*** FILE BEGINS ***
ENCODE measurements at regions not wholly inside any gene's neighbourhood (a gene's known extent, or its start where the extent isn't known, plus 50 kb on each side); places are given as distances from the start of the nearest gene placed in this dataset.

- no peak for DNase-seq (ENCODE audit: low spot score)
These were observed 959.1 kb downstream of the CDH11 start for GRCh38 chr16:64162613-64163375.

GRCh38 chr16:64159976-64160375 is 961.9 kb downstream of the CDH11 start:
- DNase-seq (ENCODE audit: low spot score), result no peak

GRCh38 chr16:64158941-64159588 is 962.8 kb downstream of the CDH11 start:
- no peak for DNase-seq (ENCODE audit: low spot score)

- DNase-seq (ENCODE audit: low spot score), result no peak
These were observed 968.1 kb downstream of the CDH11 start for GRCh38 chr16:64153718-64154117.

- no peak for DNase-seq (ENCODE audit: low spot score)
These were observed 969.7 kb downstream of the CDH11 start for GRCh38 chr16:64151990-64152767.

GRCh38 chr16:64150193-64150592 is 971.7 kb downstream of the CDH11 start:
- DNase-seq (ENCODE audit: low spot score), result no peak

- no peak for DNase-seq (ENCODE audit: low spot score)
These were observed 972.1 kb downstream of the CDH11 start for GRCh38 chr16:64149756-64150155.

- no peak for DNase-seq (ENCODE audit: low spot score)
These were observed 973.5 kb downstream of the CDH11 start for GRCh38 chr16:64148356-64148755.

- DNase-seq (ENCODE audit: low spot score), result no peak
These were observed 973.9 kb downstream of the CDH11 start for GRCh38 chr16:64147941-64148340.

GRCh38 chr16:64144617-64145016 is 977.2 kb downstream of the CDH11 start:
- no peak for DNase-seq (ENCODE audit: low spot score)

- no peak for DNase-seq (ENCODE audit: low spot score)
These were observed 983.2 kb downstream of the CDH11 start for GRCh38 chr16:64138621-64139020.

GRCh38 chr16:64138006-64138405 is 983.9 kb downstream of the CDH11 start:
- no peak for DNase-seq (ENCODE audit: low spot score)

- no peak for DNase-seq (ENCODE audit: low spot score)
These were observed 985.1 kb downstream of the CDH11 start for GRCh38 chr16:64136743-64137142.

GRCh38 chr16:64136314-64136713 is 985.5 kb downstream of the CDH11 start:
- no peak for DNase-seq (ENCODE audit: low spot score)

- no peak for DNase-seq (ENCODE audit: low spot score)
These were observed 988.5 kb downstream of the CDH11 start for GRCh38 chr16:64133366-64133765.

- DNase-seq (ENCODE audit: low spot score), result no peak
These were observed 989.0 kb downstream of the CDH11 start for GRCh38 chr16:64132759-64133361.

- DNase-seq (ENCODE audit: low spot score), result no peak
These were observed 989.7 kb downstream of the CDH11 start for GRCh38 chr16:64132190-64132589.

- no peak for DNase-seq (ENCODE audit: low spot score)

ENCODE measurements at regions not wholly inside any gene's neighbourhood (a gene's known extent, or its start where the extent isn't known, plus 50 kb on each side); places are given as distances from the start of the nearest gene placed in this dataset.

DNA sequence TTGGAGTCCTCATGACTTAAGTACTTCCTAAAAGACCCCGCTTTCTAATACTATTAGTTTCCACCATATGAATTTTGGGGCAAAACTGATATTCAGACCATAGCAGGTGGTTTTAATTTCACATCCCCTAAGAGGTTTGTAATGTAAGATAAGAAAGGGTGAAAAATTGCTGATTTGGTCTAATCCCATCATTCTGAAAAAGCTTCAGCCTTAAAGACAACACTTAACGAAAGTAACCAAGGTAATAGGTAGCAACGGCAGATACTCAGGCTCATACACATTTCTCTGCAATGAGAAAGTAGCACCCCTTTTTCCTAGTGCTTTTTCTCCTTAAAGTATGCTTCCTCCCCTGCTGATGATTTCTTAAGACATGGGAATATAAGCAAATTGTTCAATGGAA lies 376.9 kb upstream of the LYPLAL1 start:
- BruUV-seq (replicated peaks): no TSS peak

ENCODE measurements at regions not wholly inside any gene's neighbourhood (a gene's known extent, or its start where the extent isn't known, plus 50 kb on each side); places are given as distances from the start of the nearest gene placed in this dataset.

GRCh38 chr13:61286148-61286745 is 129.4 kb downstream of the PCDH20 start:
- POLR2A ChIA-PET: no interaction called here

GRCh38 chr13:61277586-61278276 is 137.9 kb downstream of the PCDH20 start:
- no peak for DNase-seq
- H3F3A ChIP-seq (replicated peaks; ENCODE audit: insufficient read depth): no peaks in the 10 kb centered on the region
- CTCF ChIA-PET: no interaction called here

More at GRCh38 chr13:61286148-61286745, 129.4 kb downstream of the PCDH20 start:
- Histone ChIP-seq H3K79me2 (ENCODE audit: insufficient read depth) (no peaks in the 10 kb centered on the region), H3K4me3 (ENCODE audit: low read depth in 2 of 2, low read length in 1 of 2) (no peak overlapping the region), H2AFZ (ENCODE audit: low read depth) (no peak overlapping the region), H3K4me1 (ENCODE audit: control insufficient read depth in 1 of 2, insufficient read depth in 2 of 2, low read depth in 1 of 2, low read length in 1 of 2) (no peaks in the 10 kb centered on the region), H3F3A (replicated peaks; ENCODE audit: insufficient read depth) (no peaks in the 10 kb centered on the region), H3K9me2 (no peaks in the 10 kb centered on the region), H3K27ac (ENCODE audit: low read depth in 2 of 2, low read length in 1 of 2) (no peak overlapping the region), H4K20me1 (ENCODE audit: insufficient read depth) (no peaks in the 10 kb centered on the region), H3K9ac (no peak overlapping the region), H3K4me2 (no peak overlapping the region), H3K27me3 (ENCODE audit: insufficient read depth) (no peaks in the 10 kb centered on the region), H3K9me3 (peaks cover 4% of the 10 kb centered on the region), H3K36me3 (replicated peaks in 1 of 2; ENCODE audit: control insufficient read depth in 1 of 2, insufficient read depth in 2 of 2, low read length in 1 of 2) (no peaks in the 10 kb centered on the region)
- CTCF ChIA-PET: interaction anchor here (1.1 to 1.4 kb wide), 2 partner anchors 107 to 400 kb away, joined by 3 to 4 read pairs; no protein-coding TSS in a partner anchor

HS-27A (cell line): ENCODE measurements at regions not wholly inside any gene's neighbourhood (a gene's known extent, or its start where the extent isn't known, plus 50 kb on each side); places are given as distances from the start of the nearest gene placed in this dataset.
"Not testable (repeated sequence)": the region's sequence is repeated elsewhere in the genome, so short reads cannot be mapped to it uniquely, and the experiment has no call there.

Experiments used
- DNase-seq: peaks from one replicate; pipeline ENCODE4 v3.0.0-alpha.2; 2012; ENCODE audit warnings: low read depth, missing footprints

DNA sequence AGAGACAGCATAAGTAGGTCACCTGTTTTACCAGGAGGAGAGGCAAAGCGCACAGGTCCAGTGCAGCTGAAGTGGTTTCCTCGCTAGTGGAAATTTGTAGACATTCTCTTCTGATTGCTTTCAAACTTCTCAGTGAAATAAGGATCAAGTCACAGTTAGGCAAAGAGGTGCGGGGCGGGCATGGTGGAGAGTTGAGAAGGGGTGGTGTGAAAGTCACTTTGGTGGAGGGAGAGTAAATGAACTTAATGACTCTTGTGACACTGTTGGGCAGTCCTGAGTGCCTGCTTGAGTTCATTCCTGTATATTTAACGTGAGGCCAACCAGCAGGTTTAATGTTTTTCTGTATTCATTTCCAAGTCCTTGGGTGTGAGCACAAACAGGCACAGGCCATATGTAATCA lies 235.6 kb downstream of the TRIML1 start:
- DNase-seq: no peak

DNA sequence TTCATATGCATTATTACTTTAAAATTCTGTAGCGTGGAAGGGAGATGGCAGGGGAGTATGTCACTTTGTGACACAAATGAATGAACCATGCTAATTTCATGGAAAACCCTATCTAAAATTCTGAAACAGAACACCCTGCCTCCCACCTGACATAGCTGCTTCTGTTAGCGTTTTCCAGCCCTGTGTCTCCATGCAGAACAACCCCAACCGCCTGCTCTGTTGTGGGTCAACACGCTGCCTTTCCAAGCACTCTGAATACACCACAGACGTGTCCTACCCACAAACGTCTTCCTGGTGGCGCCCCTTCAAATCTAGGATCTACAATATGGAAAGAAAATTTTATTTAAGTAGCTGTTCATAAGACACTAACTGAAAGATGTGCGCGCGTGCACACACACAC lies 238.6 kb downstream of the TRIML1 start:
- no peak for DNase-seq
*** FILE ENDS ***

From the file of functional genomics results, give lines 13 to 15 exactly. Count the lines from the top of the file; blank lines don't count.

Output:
- DNase-seq (ENCODE audit: low spot score), result no peak

- no peak for DNase-seq (ENCODE audit: low spot score)
These were observed 972.1 kb downstream of the CDH11 start for GRCh38 chr16:64149756-64150155.